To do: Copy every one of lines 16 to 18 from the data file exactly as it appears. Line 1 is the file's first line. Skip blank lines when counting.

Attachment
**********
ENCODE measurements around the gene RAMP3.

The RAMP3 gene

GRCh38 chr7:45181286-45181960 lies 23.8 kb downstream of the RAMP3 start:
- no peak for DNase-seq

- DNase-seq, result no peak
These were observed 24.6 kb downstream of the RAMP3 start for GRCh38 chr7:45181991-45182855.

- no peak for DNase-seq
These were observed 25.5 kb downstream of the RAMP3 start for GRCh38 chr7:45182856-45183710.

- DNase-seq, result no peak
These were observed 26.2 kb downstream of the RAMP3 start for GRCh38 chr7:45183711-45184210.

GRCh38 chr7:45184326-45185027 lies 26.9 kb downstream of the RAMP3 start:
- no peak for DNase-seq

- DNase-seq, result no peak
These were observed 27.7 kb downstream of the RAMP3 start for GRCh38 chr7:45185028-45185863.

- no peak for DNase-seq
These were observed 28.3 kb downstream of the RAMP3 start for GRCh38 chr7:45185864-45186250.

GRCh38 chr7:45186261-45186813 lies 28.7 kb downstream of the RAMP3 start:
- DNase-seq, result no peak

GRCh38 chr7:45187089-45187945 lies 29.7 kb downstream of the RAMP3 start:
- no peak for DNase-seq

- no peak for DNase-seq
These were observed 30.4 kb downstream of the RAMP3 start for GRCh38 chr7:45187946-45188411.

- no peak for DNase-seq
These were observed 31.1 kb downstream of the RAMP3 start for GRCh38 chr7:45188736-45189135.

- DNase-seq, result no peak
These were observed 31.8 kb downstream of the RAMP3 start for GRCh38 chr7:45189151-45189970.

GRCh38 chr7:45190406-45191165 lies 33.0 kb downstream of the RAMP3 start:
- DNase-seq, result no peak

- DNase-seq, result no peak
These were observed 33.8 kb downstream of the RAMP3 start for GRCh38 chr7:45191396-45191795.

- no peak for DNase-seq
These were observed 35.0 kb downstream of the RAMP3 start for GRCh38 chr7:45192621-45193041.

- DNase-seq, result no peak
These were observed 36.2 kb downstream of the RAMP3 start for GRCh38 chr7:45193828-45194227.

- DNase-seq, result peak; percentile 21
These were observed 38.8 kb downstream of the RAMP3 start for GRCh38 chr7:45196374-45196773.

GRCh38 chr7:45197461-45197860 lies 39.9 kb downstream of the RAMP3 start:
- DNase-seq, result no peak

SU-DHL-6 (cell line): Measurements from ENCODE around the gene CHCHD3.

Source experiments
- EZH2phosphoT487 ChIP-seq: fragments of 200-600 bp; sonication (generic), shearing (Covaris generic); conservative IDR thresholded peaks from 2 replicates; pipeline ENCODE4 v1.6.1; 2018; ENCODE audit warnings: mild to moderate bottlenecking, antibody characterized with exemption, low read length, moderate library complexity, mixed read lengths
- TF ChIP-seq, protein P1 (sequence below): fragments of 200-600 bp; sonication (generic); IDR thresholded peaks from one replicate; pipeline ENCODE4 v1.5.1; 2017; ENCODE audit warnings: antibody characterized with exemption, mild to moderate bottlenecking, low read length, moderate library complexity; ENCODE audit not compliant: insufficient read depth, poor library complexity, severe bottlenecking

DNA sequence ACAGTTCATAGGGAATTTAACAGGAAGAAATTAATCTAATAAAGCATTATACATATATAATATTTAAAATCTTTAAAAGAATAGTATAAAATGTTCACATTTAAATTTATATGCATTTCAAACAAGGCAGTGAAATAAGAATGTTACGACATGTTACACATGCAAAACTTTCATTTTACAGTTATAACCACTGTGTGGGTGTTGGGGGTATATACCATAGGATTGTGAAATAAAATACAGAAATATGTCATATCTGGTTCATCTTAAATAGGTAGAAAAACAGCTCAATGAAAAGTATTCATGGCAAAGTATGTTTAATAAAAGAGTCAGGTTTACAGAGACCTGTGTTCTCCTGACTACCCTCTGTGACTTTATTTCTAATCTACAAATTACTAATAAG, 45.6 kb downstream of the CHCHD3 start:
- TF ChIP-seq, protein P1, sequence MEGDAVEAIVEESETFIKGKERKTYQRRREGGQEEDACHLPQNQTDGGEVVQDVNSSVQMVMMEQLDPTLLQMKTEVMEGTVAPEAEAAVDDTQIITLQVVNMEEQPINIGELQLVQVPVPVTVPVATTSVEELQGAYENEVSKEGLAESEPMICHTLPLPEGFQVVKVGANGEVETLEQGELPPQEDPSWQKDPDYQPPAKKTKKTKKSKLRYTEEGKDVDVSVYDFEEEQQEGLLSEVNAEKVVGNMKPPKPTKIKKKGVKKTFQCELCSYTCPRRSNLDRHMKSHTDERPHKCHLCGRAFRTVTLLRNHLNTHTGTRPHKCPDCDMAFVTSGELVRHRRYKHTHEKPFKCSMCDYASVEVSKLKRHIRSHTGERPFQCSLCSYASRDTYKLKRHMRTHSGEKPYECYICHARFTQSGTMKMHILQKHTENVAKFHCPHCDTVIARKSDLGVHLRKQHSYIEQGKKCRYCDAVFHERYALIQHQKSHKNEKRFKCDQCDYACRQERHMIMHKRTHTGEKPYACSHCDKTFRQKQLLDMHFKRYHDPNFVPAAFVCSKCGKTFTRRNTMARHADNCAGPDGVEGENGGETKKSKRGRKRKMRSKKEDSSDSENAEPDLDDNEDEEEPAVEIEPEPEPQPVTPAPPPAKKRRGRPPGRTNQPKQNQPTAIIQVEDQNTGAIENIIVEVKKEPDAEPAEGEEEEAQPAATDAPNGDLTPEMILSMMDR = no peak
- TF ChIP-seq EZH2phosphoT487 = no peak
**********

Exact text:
These were observed 28.3 kb downstream of the RAMP3 start for GRCh38 chr7:45185864-45186250.

GRCh38 chr7:45186261-45186813 lies 28.7 kb downstream of the RAMP3 start:
- DNase-seq, result no peak